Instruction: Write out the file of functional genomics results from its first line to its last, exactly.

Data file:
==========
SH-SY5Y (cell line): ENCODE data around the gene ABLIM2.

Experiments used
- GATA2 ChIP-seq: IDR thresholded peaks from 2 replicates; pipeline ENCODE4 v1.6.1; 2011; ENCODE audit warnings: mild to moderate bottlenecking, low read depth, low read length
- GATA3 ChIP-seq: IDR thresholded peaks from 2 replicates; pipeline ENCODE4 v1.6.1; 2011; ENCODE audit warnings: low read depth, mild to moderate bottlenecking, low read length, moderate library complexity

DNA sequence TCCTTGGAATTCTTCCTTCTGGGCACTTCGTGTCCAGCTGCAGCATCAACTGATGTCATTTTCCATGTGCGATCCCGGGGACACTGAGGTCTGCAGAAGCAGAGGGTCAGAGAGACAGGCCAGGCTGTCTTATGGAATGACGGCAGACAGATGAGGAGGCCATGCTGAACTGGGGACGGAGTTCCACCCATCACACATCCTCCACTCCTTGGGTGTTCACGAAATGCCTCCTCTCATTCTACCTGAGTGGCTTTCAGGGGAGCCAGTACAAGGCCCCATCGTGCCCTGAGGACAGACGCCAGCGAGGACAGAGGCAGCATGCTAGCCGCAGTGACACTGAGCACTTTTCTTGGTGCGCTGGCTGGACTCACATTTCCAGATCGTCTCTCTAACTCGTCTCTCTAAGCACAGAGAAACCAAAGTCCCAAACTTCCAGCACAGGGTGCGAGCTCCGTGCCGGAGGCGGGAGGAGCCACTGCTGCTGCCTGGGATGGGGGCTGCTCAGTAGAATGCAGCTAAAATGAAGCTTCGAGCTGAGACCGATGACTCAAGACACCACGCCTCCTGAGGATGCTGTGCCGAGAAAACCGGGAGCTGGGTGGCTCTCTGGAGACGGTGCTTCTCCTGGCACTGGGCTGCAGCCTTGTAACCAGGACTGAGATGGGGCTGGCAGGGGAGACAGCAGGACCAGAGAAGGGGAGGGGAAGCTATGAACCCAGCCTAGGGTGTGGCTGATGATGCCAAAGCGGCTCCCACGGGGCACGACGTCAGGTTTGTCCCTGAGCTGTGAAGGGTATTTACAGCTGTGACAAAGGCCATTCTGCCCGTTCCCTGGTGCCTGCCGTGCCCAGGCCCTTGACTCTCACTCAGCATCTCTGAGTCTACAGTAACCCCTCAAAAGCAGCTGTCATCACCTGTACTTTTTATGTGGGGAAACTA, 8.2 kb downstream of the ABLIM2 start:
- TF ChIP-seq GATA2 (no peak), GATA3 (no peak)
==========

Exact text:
SH-SY5Y (cell line): ENCODE data around the gene ABLIM2.

Experiments used
- GATA2 ChIP-seq: IDR thresholded peaks from 2 replicates; pipeline ENCODE4 v1.6.1; 2011; ENCODE audit warnings: mild to moderate bottlenecking, low read depth, low read length
- GATA3 ChIP-seq: IDR thresholded peaks from 2 replicates; pipeline ENCODE4 v1.6.1; 2011; ENCODE audit warnings: low read depth, mild to moderate bottlenecking, low read length, moderate library complexity

DNA sequence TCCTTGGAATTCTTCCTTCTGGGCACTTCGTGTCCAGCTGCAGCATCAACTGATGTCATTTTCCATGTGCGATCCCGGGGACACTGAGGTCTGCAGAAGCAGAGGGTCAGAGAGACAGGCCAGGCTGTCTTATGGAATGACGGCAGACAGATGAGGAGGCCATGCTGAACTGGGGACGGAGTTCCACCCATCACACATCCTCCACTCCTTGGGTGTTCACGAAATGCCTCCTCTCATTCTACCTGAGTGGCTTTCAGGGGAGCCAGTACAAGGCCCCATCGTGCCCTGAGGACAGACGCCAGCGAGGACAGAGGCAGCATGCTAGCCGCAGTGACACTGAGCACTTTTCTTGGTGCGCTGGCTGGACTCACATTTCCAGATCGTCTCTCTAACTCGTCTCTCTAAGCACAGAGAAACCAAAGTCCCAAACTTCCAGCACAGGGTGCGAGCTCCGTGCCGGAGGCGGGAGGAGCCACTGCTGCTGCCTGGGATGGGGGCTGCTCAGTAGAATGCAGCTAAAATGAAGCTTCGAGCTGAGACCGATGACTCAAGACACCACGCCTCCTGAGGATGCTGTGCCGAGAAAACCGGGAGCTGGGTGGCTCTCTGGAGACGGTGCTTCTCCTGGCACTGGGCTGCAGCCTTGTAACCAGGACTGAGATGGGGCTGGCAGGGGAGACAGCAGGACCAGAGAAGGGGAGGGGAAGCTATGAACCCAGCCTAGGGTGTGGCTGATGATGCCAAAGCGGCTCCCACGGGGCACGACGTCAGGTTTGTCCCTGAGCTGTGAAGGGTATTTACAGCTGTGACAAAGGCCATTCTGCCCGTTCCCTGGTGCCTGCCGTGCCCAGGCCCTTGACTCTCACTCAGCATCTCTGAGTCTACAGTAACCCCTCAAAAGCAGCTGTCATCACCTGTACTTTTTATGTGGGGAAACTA, 8.2 kb downstream of the ABLIM2 start:
- TF ChIP-seq GATA2 (no peak), GATA3 (no peak)